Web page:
Time at the Bar Chart

November 27, 2018

This is part three in a blog mini-series about the power of Streaming Platforms with Kafka, KSQL and Confluent.

Part 1 was an introduction to the problem of converting events to models in real time Part 2 showed how we can do that conversion using Kafka, Streams and KSQL Remember that code can be downloaded from my github.


This post is all about aggregations. Looking at how we can get aggregated data out of the streaming platform both real-time and ad-hoc style. Here’s a reminder of the Beer Festival simulation I’ve been using:

Two full days of work went into the job of extracting results from Kafka and displaying them on a chart! I might write another article about how difficult it was, but for now we’re just going to talk about aggregations in KSQL and forget the last 48 hours ever happened… OK?

Sales Report

In order to understand profitability and bar utilisation, as organiser of the beer festival, I want to see real time information on sales, aggregated by bar number.
ksql> create stream live_sales \
with (kafka_topic='live_sales', value_format='avro', partitions=4) \
as select * from sales_stream;

ksql> create table takings_by_bar \
with (kafka_topic='takings_by_bar', value_format='avro') \
as select bar, sum(price) as sales from live_sales group by bar;

Writing the KSQL to do an aggregation is pretty simple. Here I group by bar and return sum(price), just like in regular SQL. I also created a new stream called “live_sales” with 4 partitions, so we can do joins later. These query results gets rolled up into a table, from which we can select:

ksql> select * from takings_by_bar;
1543263893133 | 1 | 1 | 16110
1543263895143 | 2 | 2 | 12162
1543263896149 | 1 | 1 | 16111
1543263897153 | 3 | 3 | 8361
1543263899164 | 3 | 3 | 8362
1543263898158 | 2 | 2 | 12163
1543263900168 | 1 | 1 | 16113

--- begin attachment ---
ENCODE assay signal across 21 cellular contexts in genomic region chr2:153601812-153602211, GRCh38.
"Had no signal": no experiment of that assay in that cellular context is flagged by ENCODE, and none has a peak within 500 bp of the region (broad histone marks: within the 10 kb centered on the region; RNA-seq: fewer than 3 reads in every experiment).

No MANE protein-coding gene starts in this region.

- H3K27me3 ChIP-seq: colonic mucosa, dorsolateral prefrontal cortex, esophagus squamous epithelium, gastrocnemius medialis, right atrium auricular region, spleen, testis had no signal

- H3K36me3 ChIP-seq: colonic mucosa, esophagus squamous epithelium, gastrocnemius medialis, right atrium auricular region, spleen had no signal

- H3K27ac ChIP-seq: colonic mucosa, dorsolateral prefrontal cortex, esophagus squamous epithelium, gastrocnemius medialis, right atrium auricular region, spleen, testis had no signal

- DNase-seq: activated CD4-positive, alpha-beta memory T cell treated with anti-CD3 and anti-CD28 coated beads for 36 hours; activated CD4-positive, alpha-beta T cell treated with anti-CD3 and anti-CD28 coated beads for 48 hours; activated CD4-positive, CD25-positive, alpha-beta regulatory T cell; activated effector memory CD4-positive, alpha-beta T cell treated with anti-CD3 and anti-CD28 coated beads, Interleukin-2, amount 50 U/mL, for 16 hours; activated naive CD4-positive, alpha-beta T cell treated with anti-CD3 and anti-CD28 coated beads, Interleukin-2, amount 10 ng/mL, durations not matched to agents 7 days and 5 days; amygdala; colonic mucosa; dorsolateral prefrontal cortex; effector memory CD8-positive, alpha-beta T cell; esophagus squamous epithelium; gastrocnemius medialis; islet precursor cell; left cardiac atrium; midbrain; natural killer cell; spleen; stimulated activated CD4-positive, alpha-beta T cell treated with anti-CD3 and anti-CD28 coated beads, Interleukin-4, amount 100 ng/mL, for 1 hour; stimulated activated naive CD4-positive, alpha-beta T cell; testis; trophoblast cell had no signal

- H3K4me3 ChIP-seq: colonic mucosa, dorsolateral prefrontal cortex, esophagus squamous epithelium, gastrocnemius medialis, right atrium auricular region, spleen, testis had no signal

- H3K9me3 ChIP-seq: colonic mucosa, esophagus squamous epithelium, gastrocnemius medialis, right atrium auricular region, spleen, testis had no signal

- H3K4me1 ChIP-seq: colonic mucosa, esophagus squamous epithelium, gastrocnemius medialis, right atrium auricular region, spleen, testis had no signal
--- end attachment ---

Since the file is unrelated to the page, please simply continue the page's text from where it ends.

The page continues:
1543263901175 | 4 | 4 | 4147

The results of the select, however, are not what we might immediately expect. Rather than a row for every bar (four rows total) we’re getting what look like duplicates. This is because the table is based on a stream of sales messages: the value of count(*) changes every time a new sale is recorded, and KSQL returns the updated value each time this happens.

If I stop the flow of sales records, by killing the producer, and tell KSQL to read the table from the start, I get more ‘normal’ looking results:

ksql> SET 'auto.offset.reset' = 'earliest';

ksql> select * from takings_by_bar;
1543264451505 | 2 | 2 | 12354
1543264452513 | 4 | 4 | 4218
1543264444458 | 3 | 3 | 8496
1543264450501 | 1 | 1 | 16409

Obviously, the beer festival can’t pause every time the organisers want to draw a bar chart, so I added a little dictionary-based cache between Kafka and the front end. You can find the code for my simple caching web service on Github as always.

The middle-tier is a basic self-contained REST service based on code here), which pulls data from the middle tier in JSON format. I’m not recommending this as a production architecture, but it’s a nice demo!

The beer festival has been running for a few days now, bar 1 is clearly nearer the door, while, tucked away behind the pork scratching stand, bar 4 is only selling pilsners.

Windowed Aggregations

In order to understand the rate of beer sales, right now, as a beer festival organiser, I want to see the sales per bar, for the last minute only.

The bar chart in the previous part showed the sales for all time. This isn’t much use if we want to see what’s happening right now. So, let’s create another aggregated table to show the total beer sales, by bar for the last minute:

ksql> create table takings_by_bar_last_min \